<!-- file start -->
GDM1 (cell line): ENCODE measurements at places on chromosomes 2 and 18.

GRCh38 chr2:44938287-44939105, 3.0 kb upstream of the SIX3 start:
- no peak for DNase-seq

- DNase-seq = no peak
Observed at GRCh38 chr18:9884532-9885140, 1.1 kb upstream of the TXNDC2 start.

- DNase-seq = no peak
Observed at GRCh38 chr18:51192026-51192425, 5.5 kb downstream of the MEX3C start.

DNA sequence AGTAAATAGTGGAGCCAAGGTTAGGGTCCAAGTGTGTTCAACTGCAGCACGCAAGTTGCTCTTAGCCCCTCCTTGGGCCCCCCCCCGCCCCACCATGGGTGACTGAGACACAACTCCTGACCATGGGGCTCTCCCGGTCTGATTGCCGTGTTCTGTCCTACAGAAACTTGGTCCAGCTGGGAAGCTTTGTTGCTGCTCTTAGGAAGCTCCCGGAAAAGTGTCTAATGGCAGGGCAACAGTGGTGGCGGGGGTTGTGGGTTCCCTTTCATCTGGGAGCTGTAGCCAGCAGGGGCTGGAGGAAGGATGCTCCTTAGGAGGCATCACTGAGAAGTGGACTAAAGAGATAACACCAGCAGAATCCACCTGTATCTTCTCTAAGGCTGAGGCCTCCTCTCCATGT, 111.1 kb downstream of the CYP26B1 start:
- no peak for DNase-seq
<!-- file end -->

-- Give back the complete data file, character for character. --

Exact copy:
GDM1 (cell line): ENCODE measurements at places on chromosomes 2 and 18.

GRCh38 chr2:44938287-44939105, 3.0 kb upstream of the SIX3 start:
- no peak for DNase-seq

- DNase-seq = no peak
Observed at GRCh38 chr18:9884532-9885140, 1.1 kb upstream of the TXNDC2 start.

- DNase-seq = no peak
Observed at GRCh38 chr18:51192026-51192425, 5.5 kb downstream of the MEX3C start.

DNA sequence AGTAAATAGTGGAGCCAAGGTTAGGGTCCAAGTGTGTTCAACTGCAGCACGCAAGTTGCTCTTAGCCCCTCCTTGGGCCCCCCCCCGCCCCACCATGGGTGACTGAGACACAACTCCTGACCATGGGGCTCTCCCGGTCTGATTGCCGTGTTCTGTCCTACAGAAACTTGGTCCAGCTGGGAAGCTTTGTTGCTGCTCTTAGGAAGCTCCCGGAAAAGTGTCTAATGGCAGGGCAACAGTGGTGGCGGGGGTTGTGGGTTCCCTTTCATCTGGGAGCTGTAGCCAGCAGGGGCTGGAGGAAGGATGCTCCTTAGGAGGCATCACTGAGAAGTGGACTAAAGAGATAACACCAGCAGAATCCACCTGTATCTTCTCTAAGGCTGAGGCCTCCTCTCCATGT, 111.1 kb downstream of the CYP26B1 start:
- no peak for DNase-seq